While most anthropology professors in the early 2000s were unaware of or uninterested in NAGPRA, according to multiple faculty interviews, a small group pushed for better compliance efforts starting in the late ‘90s.

In 2000, Richard Wilk became the department chair of the anthropology department. Wilk said he was immediately concerned about IU’s potential noncompliance with NAGPRA.

In 2000, Richard Wilk became the department chair of the anthropology department. Wilk said he was immediately concerned about IU’s potential noncompliance with NAGPRA.


An item-by-item description of all human remains and associated funerary objects held by a federally funded institution which had to be submitted to the federal government by 1995.


NAGPRA established a 1995 deadline for institutions to compile an inventory of all the human remains and cultural items in their possession. The goal was to determine how many each institution had amassed and understand which materials were associated with which Tribal nations — an important step to enable repatriation work.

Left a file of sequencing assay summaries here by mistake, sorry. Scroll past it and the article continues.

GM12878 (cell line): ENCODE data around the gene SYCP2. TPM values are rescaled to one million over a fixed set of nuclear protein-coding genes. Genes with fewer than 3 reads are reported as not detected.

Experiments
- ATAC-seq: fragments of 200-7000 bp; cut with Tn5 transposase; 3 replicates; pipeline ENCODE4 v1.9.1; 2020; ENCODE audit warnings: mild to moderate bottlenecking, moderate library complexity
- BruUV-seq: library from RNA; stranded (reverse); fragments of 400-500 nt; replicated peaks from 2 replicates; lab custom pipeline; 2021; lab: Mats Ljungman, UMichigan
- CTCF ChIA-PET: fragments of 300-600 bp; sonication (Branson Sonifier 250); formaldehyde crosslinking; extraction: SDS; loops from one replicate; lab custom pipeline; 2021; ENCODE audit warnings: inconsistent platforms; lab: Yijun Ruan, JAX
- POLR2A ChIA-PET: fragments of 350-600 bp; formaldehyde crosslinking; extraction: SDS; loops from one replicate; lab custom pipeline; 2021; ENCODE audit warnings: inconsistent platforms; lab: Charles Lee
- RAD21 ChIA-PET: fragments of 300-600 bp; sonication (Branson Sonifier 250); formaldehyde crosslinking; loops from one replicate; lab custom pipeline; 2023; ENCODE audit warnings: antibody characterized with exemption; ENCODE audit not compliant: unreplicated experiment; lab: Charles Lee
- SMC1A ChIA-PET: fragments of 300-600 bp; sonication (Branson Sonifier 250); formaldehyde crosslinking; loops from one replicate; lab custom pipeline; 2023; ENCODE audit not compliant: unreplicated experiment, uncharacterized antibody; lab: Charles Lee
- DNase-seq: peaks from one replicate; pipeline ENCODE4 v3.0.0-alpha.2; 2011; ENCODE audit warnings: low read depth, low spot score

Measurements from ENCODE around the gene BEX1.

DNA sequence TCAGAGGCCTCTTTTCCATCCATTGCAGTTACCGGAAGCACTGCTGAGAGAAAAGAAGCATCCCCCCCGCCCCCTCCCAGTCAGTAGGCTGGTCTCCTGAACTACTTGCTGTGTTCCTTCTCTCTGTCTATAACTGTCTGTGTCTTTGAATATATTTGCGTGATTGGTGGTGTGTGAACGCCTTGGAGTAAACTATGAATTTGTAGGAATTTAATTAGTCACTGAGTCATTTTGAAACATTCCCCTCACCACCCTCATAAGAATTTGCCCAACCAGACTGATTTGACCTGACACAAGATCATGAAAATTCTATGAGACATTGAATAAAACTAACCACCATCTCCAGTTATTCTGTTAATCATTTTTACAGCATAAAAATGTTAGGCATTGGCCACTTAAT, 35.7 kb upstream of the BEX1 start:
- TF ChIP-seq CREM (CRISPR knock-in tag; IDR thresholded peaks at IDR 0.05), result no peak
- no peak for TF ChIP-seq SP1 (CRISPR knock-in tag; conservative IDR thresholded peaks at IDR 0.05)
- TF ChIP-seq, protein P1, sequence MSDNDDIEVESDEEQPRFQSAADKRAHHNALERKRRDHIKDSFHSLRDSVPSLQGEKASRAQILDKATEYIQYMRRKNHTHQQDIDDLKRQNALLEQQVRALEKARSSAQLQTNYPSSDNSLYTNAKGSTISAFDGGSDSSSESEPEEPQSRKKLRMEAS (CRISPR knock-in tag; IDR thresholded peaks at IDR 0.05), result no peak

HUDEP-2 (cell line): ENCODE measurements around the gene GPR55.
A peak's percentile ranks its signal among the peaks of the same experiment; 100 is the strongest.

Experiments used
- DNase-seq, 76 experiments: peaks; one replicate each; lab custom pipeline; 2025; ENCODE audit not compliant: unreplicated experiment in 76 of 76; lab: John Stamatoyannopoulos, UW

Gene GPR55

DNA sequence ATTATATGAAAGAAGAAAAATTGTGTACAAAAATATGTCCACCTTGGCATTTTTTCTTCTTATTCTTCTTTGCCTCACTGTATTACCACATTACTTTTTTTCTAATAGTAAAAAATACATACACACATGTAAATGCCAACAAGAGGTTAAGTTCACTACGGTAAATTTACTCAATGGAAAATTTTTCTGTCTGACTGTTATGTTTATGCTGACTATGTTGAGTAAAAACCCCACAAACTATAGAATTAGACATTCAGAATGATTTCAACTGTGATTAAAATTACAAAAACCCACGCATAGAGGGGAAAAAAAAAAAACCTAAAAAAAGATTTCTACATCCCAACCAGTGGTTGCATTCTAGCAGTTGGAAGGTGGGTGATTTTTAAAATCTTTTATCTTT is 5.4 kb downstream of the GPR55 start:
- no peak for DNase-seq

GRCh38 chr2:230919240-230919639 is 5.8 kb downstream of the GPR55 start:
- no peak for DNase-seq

Administrators saddled Della Collins Cook, who declined to comment for this story and still teaches in the anthropology department, with the responsibility of cataloging more than 4,000 human remains and more than 5,500 associated funerary objects, on top of her regular teaching and research, according to Wilk and other faculty. Hired as an associate professor and the curator of the collection, she had no past experience with repatriation work, and IU provided no NAGPRA training or overtime pay to help her complete the inventory.

Anne Pyburn, provost professor of anthropology, who has taught at IU-Bloomington since the ‘90s, said asking a professor to add NAGPRA work to their job was unreasonable, and that Cook was not equipped with adequate resources.

Anne Pyburn, IU Provost professor of Anthropology, who has worked at IU-Bloomington since the ‘90s, said asking a professor to add NAGPRA work to their job was unreasonable, and that Cook was not equipped with adequate resources.